The rate of addiction in the United States has reached epidemic levels, and health professionals are increasingly turning to medications like naltrexone to help treat the disease. The addiction crisis has become one of the largest public health emergencies the country has ever faced. Data collected by the CDC between 1999 and 2016 found that over 632,000 people died from a drug overdose, with more than 350,000 of those deaths being attributable to opioid overdose. Meanwhile, excessive alcohol use was responsible for 88,000 death between 2006 and 2010. Many people misunderstand the factors that lead people to substance abuse in the first place. It is not a matter of willpower or a lack of moral principles – rather, addiction is a complex chronic disease that affects the mind and body in significant ways. The disease is characterized by compulsive drug seeking behaviors that are difficult to control despite known harmful consequences.
Recognizing Addiction: Signs and Symptoms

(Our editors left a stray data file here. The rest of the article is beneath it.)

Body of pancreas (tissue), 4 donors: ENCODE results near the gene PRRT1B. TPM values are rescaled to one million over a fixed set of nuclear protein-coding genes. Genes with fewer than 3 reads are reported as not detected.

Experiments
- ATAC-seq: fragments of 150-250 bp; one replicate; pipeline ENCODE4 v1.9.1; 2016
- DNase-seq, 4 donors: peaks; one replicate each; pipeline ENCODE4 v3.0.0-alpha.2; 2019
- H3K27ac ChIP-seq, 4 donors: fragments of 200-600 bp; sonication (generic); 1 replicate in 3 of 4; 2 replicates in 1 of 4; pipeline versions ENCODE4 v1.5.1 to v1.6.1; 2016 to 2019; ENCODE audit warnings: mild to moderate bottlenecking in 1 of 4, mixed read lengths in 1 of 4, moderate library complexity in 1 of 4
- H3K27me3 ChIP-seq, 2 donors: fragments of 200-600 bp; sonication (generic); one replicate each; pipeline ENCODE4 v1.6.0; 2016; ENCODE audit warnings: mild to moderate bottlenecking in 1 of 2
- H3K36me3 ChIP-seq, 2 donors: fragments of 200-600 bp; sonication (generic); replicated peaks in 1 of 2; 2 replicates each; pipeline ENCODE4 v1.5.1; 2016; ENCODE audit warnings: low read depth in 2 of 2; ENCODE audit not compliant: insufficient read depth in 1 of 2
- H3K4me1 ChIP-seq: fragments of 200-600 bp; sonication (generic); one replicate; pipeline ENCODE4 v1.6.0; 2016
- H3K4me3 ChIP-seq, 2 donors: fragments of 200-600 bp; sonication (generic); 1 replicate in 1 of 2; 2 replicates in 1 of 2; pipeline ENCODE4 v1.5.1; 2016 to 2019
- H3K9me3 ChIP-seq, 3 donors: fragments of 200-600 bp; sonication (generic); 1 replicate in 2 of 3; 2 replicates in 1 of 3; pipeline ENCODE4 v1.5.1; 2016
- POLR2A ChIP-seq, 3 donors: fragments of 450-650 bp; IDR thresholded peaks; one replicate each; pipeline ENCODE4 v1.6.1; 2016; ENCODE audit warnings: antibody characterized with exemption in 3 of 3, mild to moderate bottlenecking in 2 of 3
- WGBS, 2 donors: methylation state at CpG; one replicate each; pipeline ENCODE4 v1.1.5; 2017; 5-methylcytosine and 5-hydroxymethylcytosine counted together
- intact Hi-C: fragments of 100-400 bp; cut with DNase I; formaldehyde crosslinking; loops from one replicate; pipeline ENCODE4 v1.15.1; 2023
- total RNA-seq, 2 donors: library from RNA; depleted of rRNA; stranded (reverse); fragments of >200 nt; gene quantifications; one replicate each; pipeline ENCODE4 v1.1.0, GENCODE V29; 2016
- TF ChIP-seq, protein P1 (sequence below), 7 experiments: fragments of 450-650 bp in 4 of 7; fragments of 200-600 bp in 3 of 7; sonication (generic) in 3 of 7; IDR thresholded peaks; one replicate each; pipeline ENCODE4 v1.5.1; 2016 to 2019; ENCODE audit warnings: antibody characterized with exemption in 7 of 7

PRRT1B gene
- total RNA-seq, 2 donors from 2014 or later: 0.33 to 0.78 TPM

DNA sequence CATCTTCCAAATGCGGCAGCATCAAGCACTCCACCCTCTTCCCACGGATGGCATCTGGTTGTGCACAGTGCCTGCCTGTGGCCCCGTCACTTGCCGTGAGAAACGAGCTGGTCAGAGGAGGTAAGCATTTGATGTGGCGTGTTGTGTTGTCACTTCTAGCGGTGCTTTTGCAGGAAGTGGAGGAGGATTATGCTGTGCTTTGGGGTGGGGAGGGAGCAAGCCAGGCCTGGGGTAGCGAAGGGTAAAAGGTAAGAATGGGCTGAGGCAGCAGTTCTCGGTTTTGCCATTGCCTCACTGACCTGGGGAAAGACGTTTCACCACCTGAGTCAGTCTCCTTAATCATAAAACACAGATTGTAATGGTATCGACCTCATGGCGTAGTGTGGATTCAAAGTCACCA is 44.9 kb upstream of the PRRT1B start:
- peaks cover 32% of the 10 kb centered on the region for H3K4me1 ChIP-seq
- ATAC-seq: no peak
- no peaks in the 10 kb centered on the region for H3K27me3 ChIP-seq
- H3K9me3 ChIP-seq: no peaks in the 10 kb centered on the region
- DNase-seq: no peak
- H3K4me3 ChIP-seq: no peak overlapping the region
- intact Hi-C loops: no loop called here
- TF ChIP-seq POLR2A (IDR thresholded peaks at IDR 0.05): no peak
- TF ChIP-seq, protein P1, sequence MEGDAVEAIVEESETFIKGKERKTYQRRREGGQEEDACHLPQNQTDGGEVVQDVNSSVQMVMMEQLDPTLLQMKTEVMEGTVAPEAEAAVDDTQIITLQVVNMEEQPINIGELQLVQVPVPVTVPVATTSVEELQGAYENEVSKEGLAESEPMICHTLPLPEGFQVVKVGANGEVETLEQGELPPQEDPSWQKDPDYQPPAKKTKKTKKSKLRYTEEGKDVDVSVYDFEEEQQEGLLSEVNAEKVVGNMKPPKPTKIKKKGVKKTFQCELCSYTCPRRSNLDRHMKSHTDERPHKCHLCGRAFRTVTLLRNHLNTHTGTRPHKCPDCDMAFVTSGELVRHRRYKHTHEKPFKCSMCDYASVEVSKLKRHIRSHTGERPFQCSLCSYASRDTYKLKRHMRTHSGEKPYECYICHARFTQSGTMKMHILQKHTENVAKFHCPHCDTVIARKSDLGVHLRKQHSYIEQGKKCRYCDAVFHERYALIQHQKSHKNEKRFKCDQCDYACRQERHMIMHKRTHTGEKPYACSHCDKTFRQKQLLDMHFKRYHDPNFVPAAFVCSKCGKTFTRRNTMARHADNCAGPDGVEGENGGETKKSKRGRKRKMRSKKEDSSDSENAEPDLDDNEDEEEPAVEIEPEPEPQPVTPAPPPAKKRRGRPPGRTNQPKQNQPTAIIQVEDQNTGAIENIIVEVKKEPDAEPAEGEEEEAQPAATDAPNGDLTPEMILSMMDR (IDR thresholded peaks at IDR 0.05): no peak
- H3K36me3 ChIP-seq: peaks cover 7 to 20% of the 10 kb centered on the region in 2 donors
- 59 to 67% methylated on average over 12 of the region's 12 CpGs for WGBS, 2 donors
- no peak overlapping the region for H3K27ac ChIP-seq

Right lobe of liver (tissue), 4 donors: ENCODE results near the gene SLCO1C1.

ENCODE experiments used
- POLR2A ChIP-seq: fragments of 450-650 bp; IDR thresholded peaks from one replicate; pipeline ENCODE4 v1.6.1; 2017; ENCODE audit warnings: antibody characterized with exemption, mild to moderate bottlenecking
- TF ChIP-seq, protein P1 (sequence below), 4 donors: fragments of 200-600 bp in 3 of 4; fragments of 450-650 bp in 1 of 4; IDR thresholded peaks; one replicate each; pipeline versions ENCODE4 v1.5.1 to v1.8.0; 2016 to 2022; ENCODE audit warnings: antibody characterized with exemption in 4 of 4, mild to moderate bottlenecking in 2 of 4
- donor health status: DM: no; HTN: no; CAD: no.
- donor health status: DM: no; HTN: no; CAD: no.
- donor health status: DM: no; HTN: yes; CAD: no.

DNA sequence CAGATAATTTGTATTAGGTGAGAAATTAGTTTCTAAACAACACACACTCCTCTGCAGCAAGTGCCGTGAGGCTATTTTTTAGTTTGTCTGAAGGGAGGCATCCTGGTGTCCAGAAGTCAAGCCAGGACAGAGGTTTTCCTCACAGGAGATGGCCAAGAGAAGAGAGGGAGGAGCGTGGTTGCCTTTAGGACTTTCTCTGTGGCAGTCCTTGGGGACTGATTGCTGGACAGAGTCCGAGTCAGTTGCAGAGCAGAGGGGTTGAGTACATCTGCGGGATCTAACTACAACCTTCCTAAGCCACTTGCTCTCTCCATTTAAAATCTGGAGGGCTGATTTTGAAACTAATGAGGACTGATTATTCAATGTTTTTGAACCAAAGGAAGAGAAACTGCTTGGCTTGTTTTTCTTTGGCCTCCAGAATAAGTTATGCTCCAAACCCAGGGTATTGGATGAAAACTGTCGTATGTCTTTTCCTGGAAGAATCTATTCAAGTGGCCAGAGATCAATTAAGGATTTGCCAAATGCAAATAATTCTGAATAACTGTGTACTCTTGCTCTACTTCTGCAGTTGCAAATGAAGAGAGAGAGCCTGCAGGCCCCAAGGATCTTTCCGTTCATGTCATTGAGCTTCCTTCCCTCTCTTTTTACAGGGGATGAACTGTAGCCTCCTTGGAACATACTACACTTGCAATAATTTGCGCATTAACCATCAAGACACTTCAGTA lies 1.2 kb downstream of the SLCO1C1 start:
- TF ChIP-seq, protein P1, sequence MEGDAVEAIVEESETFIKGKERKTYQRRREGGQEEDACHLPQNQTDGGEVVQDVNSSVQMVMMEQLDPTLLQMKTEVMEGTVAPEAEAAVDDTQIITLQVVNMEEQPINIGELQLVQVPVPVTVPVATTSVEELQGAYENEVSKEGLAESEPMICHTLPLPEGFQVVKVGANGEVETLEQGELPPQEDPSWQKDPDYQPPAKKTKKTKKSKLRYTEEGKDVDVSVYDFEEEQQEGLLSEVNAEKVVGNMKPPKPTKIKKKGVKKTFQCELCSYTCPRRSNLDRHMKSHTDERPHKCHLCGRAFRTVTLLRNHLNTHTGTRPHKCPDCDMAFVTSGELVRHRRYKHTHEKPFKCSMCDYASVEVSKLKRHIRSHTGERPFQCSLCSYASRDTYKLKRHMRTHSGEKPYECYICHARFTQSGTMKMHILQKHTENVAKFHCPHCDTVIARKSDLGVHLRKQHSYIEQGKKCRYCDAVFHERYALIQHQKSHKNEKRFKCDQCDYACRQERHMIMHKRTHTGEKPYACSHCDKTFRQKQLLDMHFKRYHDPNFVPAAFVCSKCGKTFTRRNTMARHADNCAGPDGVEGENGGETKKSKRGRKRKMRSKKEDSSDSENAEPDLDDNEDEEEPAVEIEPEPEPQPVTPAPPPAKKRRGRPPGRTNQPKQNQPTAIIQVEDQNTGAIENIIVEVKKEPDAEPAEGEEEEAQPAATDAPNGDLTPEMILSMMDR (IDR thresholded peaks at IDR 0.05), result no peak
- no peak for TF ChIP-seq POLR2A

Spotting addiction can be tough, but the according to the DSM-V addictive behaviors tend to fall into one of four categories. These categories are: Impaired control. Impaired control can be exhibited by using the substance for a longer period of time than intended, using a larger amount than intended, expressing a desire in reducing use but being unable to or spending a lot of time getting, using or recovering from use of the substance. Social impairment. Social impairment can mean the addict has an inability to keep up with family, work or social obligations due to their substance use, or giving up an activity they previously enjoyed in favor of substance use. A person who is socially impaired due to substance use also will continue to use despite negative consequences on interpersonal relationships. Risky use. Risky use is characterized by continued substance use despite known dangers. It can also mean someone continually uses substances in physically dangerous situations, such as while driving a car or operating machinery. Pharmacological indicators like tolerance or withdrawal. When someone uses a substance habitually, it is possible for him or her to develop a tolerance. This often means the addict seeks higher quantities of the substance to achieve the same high or other effects. Trying to stop substance use after increasing levels can result in painful or uncomfortable withdrawal symptoms, but often reduces the likelihood that stopping use will be successful. Treatment options for addiction are varied, but they generally involve some combination of the following modalities: